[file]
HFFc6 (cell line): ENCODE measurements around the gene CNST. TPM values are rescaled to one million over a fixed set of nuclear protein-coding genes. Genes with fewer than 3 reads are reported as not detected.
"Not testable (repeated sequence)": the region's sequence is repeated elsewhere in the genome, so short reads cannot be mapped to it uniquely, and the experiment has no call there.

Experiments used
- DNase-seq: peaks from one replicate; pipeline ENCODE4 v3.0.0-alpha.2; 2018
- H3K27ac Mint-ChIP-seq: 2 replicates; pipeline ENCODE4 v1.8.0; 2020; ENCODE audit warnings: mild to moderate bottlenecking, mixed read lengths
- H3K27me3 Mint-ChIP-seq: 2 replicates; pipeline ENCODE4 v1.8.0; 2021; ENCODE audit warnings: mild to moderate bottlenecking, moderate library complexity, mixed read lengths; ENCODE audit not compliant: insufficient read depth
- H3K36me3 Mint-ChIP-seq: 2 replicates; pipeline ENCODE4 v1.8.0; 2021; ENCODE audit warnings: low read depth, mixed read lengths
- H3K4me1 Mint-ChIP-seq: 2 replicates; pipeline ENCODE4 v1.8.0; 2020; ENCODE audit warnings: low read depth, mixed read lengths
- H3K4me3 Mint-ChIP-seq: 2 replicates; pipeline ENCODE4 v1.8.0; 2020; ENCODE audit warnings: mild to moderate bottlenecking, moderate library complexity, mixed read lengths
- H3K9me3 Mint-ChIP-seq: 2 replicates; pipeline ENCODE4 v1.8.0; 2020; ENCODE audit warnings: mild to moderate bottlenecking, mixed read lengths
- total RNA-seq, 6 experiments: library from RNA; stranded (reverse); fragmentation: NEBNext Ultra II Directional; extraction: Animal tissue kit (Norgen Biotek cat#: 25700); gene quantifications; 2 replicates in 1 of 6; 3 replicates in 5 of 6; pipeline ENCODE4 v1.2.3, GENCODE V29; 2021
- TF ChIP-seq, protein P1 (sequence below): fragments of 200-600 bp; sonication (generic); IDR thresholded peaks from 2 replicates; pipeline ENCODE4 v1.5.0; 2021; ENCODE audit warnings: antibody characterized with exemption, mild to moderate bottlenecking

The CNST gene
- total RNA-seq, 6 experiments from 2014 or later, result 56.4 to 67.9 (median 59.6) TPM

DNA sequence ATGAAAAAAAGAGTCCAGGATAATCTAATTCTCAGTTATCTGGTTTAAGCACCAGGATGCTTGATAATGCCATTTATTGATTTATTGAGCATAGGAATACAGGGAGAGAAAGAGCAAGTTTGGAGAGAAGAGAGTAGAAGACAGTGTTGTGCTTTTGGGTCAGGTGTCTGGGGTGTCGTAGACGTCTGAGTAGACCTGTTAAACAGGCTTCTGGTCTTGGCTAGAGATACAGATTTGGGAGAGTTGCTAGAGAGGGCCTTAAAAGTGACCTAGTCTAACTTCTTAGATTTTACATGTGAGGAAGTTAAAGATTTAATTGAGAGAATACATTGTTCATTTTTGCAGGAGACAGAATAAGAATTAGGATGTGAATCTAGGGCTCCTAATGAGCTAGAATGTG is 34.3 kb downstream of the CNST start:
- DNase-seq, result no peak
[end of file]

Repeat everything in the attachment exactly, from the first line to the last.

HFFc6 (cell line): ENCODE measurements around the gene CNST. TPM values are rescaled to one million over a fixed set of nuclear protein-coding genes. Genes with fewer than 3 reads are reported as not detected.
"Not testable (repeated sequence)": the region's sequence is repeated elsewhere in the genome, so short reads cannot be mapped to it uniquely, and the experiment has no call there.

Experiments used
- DNase-seq: peaks from one replicate; pipeline ENCODE4 v3.0.0-alpha.2; 2018
- H3K27ac Mint-ChIP-seq: 2 replicates; pipeline ENCODE4 v1.8.0; 2020; ENCODE audit warnings: mild to moderate bottlenecking, mixed read lengths
- H3K27me3 Mint-ChIP-seq: 2 replicates; pipeline ENCODE4 v1.8.0; 2021; ENCODE audit warnings: mild to moderate bottlenecking, moderate library complexity, mixed read lengths; ENCODE audit not compliant: insufficient read depth
- H3K36me3 Mint-ChIP-seq: 2 replicates; pipeline ENCODE4 v1.8.0; 2021; ENCODE audit warnings: low read depth, mixed read lengths
- H3K4me1 Mint-ChIP-seq: 2 replicates; pipeline ENCODE4 v1.8.0; 2020; ENCODE audit warnings: low read depth, mixed read lengths
- H3K4me3 Mint-ChIP-seq: 2 replicates; pipeline ENCODE4 v1.8.0; 2020; ENCODE audit warnings: mild to moderate bottlenecking, moderate library complexity, mixed read lengths
- H3K9me3 Mint-ChIP-seq: 2 replicates; pipeline ENCODE4 v1.8.0; 2020; ENCODE audit warnings: mild to moderate bottlenecking, mixed read lengths
- total RNA-seq, 6 experiments: library from RNA; stranded (reverse); fragmentation: NEBNext Ultra II Directional; extraction: Animal tissue kit (Norgen Biotek cat#: 25700); gene quantifications; 2 replicates in 1 of 6; 3 replicates in 5 of 6; pipeline ENCODE4 v1.2.3, GENCODE V29; 2021
- TF ChIP-seq, protein P1 (sequence below): fragments of 200-600 bp; sonication (generic); IDR thresholded peaks from 2 replicates; pipeline ENCODE4 v1.5.0; 2021; ENCODE audit warnings: antibody characterized with exemption, mild to moderate bottlenecking

The CNST gene
- total RNA-seq, 6 experiments from 2014 or later, result 56.4 to 67.9 (median 59.6) TPM

DNA sequence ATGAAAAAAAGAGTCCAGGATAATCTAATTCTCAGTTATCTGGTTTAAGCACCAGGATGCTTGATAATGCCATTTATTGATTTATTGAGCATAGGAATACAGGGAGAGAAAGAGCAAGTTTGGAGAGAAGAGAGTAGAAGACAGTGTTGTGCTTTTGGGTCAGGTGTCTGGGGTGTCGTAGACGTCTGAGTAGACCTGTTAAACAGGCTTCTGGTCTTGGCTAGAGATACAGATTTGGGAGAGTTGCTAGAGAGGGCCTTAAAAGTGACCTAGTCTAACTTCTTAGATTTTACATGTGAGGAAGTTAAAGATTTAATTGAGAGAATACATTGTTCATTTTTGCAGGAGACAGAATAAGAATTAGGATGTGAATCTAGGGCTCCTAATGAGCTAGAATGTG is 34.3 kb downstream of the CNST start:
- DNase-seq, result no peak